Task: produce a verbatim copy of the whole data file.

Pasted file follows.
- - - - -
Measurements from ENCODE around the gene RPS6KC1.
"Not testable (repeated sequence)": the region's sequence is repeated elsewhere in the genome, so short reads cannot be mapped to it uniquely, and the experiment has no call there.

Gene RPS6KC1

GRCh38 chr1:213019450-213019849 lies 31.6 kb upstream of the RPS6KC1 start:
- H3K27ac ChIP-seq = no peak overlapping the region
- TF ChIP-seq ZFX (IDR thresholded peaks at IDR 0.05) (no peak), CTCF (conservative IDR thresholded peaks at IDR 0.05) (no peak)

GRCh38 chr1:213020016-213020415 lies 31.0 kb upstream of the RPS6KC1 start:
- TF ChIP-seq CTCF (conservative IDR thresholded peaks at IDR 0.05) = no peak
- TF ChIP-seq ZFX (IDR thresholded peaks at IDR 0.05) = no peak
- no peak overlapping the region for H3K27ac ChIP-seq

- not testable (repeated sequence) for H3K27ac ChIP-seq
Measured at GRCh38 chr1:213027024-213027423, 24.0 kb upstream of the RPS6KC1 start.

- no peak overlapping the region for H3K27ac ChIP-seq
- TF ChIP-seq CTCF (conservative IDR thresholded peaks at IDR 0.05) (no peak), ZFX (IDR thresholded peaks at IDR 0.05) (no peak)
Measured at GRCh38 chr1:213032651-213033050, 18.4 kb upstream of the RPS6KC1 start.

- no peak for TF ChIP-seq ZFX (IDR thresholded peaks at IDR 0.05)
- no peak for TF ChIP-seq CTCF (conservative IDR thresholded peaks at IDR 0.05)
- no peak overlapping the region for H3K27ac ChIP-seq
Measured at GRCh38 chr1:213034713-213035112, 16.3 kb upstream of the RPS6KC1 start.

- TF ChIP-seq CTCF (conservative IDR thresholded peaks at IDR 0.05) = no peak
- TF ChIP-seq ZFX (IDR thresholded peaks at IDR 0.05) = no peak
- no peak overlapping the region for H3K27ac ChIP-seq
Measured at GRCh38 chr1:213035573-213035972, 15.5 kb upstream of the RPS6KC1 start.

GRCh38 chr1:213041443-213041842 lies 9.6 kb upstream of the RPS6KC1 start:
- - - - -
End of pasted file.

Measurements from ENCODE around the gene RPS6KC1.
"Not testable (repeated sequence)": the region's sequence is repeated elsewhere in the genome, so short reads cannot be mapped to it uniquely, and the experiment has no call there.

Gene RPS6KC1

GRCh38 chr1:213019450-213019849 lies 31.6 kb upstream of the RPS6KC1 start:
- H3K27ac ChIP-seq = no peak overlapping the region
- TF ChIP-seq ZFX (IDR thresholded peaks at IDR 0.05) (no peak), CTCF (conservative IDR thresholded peaks at IDR 0.05) (no peak)

GRCh38 chr1:213020016-213020415 lies 31.0 kb upstream of the RPS6KC1 start:
- TF ChIP-seq CTCF (conservative IDR thresholded peaks at IDR 0.05) = no peak
- TF ChIP-seq ZFX (IDR thresholded peaks at IDR 0.05) = no peak
- no peak overlapping the region for H3K27ac ChIP-seq

- not testable (repeated sequence) for H3K27ac ChIP-seq
Measured at GRCh38 chr1:213027024-213027423, 24.0 kb upstream of the RPS6KC1 start.

- no peak overlapping the region for H3K27ac ChIP-seq
- TF ChIP-seq CTCF (conservative IDR thresholded peaks at IDR 0.05) (no peak), ZFX (IDR thresholded peaks at IDR 0.05) (no peak)
Measured at GRCh38 chr1:213032651-213033050, 18.4 kb upstream of the RPS6KC1 start.

- no peak for TF ChIP-seq ZFX (IDR thresholded peaks at IDR 0.05)
- no peak for TF ChIP-seq CTCF (conservative IDR thresholded peaks at IDR 0.05)
- no peak overlapping the region for H3K27ac ChIP-seq
Measured at GRCh38 chr1:213034713-213035112, 16.3 kb upstream of the RPS6KC1 start.

- TF ChIP-seq CTCF (conservative IDR thresholded peaks at IDR 0.05) = no peak
- TF ChIP-seq ZFX (IDR thresholded peaks at IDR 0.05) = no peak
- no peak overlapping the region for H3K27ac ChIP-seq
Measured at GRCh38 chr1:213035573-213035972, 15.5 kb upstream of the RPS6KC1 start.

GRCh38 chr1:213041443-213041842 lies 9.6 kb upstream of the RPS6KC1 start: